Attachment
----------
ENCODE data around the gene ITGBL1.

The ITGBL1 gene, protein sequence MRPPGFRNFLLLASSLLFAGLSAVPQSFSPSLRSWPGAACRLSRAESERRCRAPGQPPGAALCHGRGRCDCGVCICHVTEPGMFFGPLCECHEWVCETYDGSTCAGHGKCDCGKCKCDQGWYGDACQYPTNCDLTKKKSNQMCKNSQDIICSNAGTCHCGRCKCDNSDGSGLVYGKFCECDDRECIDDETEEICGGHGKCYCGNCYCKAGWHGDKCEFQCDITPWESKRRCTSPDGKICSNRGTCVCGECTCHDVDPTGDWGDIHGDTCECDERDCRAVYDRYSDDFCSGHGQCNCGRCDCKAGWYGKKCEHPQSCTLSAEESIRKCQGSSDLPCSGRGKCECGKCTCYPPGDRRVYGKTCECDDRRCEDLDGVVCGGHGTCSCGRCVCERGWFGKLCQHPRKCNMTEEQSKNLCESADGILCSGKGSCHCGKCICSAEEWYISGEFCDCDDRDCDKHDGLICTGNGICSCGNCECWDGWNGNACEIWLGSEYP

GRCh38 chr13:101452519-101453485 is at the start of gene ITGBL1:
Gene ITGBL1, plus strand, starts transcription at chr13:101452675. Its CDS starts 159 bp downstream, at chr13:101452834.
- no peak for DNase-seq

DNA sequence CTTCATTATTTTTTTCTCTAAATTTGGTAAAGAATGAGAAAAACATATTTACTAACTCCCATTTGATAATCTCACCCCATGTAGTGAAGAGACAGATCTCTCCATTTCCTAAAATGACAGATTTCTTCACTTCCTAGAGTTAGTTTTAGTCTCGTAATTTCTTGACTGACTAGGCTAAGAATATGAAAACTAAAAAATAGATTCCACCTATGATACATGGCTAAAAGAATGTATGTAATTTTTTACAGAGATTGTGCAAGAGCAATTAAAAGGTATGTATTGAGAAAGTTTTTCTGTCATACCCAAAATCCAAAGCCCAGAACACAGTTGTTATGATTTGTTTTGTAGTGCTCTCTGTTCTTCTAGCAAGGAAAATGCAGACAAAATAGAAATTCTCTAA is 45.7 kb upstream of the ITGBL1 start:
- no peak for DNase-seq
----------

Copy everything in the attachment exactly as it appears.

ENCODE data around the gene ITGBL1.

The ITGBL1 gene, protein sequence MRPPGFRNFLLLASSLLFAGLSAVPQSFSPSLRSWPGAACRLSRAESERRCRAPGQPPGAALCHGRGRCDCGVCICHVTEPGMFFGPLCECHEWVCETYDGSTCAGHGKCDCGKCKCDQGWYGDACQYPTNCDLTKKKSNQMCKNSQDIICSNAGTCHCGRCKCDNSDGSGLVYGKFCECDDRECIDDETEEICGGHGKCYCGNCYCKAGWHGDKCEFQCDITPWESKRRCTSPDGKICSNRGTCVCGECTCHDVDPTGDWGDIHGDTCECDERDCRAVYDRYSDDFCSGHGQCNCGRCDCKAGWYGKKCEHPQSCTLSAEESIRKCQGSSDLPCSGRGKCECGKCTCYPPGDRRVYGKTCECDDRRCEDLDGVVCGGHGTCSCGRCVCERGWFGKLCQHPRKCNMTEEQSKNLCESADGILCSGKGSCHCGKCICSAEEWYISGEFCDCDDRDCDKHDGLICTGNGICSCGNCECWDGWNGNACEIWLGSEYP

GRCh38 chr13:101452519-101453485 is at the start of gene ITGBL1:
Gene ITGBL1, plus strand, starts transcription at chr13:101452675. Its CDS starts 159 bp downstream, at chr13:101452834.
- no peak for DNase-seq

DNA sequence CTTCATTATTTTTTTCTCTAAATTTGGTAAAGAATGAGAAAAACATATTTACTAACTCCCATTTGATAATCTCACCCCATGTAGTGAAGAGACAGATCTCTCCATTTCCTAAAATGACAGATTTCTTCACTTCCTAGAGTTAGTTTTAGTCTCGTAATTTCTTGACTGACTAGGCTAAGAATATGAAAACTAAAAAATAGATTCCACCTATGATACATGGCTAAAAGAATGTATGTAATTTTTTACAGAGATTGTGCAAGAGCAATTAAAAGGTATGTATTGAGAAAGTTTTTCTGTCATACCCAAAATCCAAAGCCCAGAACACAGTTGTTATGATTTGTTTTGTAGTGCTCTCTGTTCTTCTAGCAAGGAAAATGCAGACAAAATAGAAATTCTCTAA is 45.7 kb upstream of the ITGBL1 start:
- no peak for DNase-seq